Even if you would be perfectly suited for the changing trends, the money you receive is not seed money. "Apuraha" in Finnish means literally "help money", the original idea being, I assume, that the grant helps you to do something, nudging you forward a little. But this is not how it works: you need to spend all the money you're given in a way that doesn't generate more money, and in almost all of the cases you cannot invest the money into something like real estate that would, for example, give your art organisation a more sustainable future.

The deciding bodies handing out the grants tend to emphasize two things: the money they give is meant for non-profit activities, and that it's not allotted based on social reasons (ie. the applicant is poor and needs to pay their rent). Basically, the grant system stops you from being a capitalist while keeping you living in the capitalist reality of attention economy, where you need to prove yourself and rely on ever-fleeting grants indefinitely. Secondly, why else would anyone apply for money other than socio-economic reasons?

You don't need to know economic theories by heart to understand that the only way up for the lower classes is by owning the means of your production, and/or the ability to collect rent (ie. accumulating money out of what you have already). By examining the grants system, it becomes evident how the art industrial complex works like any other of its kind: it gives people rope while keeping them under stress and tied down in their class position so they wouldn't take over or do anything to unbalance the neoliberal order and class positions. As a side product from keeping creatives in check, the art scene accumulates capital: rents to go up in neighborhoods with galleries, artists take over the functions of care work after the neoliberal regime has cut public services, and in some cases firms can culture-wash their reputation, and global tourism business attracts more clientele.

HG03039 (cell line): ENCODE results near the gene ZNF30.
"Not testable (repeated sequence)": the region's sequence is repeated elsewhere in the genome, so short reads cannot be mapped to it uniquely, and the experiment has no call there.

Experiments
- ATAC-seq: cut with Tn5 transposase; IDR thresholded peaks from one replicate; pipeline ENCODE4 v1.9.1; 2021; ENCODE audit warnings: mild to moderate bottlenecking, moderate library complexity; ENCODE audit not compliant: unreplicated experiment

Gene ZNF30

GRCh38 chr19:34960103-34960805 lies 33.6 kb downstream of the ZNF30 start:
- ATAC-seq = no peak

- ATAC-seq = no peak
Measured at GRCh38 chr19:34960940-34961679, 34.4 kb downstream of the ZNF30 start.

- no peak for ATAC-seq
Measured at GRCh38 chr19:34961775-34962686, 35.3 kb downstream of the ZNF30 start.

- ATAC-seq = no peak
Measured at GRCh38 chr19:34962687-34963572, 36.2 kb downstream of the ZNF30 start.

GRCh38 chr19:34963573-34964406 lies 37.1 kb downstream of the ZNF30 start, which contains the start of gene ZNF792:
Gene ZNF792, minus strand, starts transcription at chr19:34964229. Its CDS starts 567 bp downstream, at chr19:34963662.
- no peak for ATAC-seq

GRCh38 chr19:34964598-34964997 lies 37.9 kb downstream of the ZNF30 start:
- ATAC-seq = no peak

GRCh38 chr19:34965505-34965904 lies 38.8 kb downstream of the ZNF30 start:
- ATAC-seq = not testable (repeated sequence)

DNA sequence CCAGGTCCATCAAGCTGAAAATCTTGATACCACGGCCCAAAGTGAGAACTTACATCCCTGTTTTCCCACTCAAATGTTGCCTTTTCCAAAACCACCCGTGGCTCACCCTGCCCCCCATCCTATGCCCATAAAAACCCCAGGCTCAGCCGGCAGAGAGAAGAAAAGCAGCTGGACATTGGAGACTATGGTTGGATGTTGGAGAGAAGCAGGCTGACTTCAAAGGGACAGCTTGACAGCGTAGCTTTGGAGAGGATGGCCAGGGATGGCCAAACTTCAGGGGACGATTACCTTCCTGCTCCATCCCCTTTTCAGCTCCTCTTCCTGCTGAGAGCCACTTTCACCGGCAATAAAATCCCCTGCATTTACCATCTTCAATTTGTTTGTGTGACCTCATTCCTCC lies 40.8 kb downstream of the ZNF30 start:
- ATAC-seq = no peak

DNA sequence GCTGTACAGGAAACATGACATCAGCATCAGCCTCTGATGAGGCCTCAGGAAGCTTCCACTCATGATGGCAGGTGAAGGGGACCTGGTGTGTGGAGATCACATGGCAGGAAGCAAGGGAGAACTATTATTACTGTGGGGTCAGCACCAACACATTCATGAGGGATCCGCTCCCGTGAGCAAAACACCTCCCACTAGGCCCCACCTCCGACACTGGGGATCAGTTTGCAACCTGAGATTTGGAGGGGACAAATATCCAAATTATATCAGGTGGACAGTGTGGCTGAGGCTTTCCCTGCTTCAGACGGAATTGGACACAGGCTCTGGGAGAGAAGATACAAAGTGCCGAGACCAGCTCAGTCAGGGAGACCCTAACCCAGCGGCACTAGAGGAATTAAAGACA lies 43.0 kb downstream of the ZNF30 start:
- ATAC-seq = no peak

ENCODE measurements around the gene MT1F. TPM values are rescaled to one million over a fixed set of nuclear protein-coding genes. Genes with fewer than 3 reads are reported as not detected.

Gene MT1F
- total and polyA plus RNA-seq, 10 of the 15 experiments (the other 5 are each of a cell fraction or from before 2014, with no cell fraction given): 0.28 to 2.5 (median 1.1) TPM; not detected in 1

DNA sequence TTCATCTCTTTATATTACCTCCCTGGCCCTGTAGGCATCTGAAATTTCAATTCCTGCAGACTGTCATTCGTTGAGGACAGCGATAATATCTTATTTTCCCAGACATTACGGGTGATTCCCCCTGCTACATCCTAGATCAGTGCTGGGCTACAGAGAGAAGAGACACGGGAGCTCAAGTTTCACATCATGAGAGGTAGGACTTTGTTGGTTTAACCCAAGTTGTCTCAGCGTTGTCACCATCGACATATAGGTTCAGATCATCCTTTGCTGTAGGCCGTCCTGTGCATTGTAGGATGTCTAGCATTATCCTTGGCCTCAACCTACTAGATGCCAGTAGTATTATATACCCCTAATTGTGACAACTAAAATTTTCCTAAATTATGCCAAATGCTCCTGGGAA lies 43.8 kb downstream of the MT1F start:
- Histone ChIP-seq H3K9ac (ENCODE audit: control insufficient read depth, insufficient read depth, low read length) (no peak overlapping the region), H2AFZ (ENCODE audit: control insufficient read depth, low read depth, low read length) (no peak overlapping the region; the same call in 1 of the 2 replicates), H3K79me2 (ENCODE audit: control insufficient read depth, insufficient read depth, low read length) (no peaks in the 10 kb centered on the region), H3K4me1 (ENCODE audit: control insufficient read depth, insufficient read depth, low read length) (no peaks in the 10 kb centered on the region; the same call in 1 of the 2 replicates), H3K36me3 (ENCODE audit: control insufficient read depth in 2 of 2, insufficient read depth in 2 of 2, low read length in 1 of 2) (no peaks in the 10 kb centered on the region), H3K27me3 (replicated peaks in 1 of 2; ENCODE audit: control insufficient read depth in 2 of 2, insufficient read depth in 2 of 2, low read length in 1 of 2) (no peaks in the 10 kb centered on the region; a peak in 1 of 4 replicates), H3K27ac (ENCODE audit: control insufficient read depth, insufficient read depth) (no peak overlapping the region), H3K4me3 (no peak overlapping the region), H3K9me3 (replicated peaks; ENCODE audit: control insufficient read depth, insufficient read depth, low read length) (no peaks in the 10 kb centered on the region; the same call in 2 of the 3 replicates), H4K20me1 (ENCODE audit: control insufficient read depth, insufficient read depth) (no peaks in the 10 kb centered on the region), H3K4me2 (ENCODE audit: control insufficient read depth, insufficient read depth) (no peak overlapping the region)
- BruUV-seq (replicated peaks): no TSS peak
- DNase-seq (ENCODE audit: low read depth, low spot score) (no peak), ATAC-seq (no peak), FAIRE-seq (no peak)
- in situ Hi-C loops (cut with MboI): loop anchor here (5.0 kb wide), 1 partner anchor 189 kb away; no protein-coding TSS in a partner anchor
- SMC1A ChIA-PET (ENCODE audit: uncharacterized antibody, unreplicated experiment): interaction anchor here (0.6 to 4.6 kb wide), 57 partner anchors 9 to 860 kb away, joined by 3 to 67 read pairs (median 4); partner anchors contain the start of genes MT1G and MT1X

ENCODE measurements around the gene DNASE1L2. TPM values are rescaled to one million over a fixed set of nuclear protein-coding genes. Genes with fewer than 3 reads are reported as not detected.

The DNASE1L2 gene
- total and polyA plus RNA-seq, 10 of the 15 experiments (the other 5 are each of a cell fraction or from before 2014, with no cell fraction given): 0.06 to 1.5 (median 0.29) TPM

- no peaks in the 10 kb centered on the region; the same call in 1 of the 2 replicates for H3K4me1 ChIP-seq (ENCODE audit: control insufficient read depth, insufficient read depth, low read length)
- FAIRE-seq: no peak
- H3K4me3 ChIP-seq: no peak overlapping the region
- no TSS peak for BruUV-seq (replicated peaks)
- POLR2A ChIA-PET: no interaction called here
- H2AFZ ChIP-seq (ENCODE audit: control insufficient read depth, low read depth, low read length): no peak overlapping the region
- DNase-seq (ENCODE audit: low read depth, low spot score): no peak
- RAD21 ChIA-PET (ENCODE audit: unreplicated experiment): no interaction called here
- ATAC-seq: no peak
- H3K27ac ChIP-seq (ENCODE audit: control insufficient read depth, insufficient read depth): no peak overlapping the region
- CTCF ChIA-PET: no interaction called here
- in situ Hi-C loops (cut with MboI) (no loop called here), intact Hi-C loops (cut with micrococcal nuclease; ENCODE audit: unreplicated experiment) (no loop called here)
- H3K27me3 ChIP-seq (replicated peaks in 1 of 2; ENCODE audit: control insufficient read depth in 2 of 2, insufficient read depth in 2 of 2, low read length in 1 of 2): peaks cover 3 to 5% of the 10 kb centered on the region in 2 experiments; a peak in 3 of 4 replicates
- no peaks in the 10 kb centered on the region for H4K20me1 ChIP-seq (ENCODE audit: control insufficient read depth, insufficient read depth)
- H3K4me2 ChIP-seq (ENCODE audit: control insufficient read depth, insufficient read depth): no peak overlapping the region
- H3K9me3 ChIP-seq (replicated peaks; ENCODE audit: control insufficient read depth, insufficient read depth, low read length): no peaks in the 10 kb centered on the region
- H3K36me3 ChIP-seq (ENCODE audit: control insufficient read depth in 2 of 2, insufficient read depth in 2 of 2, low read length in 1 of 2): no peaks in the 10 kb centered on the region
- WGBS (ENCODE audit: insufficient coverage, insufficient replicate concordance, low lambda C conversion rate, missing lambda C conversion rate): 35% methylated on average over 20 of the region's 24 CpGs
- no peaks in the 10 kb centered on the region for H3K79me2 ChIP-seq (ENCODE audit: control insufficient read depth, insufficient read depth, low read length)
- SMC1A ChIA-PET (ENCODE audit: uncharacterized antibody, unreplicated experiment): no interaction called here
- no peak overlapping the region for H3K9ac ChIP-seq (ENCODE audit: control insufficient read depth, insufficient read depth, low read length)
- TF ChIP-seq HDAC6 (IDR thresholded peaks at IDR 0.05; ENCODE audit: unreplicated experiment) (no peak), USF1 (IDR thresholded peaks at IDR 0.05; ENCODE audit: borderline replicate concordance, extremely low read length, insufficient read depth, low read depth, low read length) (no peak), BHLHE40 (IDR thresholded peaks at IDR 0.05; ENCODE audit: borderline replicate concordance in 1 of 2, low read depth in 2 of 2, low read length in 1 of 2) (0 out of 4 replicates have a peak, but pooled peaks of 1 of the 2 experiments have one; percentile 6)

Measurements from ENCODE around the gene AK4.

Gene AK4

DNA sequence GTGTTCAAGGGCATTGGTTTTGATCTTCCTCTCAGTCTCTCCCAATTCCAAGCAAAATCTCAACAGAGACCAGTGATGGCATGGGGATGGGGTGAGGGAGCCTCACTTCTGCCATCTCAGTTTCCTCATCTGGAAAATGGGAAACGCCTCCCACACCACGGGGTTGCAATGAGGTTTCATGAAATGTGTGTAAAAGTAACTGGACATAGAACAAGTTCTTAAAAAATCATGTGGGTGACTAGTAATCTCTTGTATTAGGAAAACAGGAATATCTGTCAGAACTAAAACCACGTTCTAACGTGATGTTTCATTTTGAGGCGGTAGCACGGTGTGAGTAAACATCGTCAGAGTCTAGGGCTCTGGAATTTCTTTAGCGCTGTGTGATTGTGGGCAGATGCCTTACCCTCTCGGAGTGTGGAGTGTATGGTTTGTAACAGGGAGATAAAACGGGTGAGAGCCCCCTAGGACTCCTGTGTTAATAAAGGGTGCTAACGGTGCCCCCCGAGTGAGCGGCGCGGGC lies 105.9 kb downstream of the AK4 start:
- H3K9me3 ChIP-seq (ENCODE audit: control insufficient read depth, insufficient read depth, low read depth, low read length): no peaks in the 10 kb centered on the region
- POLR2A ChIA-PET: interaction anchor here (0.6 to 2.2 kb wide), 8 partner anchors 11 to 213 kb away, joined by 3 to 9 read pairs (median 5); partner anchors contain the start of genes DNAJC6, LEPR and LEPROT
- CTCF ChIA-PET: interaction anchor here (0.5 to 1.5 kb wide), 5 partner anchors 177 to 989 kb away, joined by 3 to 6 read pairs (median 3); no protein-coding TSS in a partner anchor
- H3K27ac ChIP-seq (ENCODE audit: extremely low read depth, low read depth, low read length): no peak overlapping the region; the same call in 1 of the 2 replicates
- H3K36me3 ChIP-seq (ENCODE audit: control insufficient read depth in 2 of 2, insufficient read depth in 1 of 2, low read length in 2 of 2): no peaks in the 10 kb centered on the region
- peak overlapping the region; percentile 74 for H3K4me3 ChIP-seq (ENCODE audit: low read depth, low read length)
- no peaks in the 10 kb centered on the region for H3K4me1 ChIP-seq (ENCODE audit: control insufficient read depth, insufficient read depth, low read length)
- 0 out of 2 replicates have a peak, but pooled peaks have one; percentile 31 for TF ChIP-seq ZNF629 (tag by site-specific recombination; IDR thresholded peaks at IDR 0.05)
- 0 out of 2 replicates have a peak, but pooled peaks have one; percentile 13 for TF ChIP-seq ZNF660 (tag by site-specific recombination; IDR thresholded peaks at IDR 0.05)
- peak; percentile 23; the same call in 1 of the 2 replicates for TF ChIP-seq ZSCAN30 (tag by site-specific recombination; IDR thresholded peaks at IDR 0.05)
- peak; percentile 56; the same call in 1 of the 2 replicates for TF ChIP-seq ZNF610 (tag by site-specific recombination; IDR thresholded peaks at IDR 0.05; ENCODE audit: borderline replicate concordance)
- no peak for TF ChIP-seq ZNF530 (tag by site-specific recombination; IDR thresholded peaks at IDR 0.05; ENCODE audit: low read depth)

I regularly receive grants. But I shouldn't say "receive" because what happens is I take them. And when I do, someone else can't have it, just like with higher education. I can take it because I'm suitable to play the part, not too strayed from the norm, not too impossible. And through such rituals as award ceremonies and affirmation letters printed on expensive-looking paper, we are made humble. We must always tell everyone how thankful we are that we were able to recei..take the grant. As exceptional the grants system is with all the extraordinary things it has made and is making possible, it is ultimately, for most parts, not doing anything to help the core problems and inequalities in our society. Should it? Could it?

This would require a fundamental shift in thinking, and a re-positioning of the artistic work away from giving the society bonus points for being so civil as to support a handful of "special people" (ie. artists worth supporting of), towards localised, engaged work that thinks hard about sustainability and universal access to production and benefits, something which is actually taking place within some funded projects already.